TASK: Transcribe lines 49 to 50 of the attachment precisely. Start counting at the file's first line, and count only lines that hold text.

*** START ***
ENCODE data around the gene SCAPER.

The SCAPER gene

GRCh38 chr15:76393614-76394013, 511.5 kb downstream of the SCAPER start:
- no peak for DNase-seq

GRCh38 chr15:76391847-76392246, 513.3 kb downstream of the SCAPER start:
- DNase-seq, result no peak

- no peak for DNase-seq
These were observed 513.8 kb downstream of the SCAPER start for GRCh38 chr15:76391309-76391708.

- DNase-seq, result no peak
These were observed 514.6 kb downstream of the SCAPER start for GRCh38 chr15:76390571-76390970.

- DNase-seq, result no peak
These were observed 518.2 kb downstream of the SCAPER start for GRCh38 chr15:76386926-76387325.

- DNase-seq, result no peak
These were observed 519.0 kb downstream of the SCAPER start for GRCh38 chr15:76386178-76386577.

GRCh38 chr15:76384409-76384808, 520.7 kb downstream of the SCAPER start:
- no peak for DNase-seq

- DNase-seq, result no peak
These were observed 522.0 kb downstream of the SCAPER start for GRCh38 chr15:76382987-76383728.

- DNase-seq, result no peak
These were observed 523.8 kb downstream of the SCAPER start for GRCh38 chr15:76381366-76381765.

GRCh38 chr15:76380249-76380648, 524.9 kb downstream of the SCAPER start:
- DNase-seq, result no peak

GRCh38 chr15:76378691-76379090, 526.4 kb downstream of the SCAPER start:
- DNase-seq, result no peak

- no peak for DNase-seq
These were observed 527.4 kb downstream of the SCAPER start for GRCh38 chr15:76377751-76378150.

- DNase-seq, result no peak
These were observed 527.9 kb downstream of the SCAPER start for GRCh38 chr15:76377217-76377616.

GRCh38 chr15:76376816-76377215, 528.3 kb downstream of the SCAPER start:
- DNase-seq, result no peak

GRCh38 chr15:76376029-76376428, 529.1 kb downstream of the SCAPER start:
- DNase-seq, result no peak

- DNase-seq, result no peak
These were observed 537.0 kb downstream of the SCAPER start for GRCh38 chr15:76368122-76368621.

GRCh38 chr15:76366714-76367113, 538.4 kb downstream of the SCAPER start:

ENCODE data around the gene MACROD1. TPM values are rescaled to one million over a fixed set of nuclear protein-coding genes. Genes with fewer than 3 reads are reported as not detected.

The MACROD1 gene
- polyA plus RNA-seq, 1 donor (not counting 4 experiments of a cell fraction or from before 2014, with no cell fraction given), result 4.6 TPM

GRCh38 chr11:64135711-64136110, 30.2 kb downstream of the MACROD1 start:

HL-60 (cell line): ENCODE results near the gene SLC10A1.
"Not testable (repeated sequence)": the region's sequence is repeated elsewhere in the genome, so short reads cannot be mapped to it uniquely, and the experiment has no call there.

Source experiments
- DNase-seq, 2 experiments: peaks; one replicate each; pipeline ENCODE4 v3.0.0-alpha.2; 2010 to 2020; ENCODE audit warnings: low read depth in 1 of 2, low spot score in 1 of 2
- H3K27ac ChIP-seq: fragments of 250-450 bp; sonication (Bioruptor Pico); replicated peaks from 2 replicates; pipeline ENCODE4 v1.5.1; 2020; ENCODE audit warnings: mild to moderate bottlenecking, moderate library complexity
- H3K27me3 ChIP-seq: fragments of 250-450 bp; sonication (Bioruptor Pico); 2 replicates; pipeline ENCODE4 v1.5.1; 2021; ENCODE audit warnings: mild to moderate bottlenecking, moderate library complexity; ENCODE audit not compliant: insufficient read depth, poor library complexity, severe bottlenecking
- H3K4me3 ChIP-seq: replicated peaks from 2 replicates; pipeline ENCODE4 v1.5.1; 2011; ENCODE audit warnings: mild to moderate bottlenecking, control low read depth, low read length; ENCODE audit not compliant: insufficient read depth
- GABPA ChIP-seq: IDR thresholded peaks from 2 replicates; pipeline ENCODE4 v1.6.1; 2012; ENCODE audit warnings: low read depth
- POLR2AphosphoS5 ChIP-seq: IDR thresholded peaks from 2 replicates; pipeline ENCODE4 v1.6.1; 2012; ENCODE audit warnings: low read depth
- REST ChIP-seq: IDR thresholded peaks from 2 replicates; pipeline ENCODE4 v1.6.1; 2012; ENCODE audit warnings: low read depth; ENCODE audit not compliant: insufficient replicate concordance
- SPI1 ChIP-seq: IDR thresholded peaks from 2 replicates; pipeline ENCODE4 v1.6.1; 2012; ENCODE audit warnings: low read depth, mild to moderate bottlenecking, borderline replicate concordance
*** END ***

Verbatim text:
- REST ChIP-seq: IDR thresholded peaks from 2 replicates; pipeline ENCODE4 v1.6.1; 2012; ENCODE audit warnings: low read depth; ENCODE audit not compliant: insufficient replicate concordance
- SPI1 ChIP-seq: IDR thresholded peaks from 2 replicates; pipeline ENCODE4 v1.6.1; 2012; ENCODE audit warnings: low read depth, mild to moderate bottlenecking, borderline replicate concordance